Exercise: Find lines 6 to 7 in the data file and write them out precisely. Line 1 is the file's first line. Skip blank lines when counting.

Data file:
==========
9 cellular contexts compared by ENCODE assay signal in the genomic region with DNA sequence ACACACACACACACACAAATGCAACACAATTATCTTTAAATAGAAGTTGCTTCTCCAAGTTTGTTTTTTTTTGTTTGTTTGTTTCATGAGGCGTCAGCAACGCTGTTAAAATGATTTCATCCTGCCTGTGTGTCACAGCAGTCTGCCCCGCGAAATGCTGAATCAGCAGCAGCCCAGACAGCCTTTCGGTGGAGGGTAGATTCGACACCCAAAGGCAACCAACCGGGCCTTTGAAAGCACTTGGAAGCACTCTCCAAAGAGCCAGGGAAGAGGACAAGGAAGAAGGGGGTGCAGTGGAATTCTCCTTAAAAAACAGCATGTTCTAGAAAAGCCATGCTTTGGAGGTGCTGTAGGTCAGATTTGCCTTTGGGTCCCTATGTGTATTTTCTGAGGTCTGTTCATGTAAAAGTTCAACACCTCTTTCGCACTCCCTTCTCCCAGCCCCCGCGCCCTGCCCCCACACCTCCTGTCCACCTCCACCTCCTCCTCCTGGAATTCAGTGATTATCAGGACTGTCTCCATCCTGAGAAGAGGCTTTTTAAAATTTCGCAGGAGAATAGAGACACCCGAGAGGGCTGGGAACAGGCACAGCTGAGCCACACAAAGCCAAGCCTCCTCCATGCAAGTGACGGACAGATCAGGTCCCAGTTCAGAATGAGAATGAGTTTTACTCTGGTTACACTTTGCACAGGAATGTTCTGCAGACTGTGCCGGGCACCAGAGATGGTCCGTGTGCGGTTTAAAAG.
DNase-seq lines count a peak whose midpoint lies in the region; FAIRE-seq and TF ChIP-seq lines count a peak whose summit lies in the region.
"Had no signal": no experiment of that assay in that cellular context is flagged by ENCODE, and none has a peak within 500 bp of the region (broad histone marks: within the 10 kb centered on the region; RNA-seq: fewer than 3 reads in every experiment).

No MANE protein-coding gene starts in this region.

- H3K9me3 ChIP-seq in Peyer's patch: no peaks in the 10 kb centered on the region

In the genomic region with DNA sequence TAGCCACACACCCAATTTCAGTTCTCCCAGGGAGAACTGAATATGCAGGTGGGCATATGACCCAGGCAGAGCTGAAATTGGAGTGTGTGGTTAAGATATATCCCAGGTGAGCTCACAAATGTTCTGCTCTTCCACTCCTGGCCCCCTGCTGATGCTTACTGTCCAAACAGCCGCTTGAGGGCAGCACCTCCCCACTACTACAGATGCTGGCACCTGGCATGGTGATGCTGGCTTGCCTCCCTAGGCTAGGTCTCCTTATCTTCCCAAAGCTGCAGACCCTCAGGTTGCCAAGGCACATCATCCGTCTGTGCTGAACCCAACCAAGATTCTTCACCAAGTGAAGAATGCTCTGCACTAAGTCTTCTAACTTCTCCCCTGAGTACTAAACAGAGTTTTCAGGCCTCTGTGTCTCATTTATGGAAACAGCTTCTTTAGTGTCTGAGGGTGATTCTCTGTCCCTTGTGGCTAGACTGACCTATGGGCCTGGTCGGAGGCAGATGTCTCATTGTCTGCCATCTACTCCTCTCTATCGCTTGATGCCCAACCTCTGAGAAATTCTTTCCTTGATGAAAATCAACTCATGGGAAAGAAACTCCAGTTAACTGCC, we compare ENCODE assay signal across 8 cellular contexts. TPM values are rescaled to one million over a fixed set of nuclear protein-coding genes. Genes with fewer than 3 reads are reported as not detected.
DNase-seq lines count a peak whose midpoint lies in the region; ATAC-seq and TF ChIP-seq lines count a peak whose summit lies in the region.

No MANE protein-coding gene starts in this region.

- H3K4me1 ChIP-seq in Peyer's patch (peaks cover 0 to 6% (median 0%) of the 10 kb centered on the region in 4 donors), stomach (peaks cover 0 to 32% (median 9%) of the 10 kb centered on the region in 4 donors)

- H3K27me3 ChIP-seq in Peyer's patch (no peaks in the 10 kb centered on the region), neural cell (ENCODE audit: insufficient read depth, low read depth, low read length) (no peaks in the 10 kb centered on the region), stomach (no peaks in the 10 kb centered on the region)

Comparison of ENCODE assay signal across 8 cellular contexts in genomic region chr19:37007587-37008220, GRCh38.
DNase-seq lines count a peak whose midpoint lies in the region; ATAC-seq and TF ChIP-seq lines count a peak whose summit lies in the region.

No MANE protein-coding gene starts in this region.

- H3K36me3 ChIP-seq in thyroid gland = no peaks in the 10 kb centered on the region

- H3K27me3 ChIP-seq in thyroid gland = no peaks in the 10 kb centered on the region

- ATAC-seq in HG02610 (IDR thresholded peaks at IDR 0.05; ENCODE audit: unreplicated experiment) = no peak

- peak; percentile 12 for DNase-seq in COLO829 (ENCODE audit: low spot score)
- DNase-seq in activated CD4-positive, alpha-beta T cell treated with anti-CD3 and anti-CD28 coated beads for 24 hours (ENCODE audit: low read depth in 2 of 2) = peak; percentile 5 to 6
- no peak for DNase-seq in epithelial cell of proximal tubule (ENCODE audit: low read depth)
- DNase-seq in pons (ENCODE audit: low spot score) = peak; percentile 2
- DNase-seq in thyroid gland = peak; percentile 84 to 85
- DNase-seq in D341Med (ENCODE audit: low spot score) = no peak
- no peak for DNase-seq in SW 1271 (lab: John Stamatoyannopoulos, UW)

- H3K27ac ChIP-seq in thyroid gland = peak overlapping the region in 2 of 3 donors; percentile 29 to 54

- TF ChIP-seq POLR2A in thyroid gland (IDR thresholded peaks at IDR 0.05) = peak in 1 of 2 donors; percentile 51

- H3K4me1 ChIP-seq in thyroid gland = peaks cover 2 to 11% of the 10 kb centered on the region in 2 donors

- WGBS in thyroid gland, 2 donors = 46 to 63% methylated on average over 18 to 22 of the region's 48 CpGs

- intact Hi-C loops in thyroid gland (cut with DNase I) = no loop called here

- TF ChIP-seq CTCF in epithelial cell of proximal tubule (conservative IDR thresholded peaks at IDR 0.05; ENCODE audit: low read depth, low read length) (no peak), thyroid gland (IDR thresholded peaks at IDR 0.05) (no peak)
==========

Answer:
In the genomic region with DNA sequence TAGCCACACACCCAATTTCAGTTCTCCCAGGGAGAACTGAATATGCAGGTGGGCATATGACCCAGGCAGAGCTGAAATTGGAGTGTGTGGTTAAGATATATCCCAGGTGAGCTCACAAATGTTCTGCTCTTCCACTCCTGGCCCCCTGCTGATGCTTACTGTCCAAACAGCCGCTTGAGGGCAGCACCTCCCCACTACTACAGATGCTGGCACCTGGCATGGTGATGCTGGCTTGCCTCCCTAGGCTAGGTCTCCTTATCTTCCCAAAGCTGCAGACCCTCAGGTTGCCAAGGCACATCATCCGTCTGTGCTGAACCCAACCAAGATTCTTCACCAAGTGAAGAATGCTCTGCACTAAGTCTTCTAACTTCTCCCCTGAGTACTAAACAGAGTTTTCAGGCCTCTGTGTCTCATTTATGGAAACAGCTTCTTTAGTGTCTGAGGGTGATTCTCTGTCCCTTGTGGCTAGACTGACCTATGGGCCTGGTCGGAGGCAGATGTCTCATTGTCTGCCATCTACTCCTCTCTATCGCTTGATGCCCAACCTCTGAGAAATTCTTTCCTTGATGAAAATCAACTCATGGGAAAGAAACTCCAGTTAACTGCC, we compare ENCODE assay signal across 8 cellular contexts. TPM values are rescaled to one million over a fixed set of nuclear protein-coding genes. Genes with fewer than 3 reads are reported as not detected.
DNase-seq lines count a peak whose midpoint lies in the region; ATAC-seq and TF ChIP-seq lines count a peak whose summit lies in the region.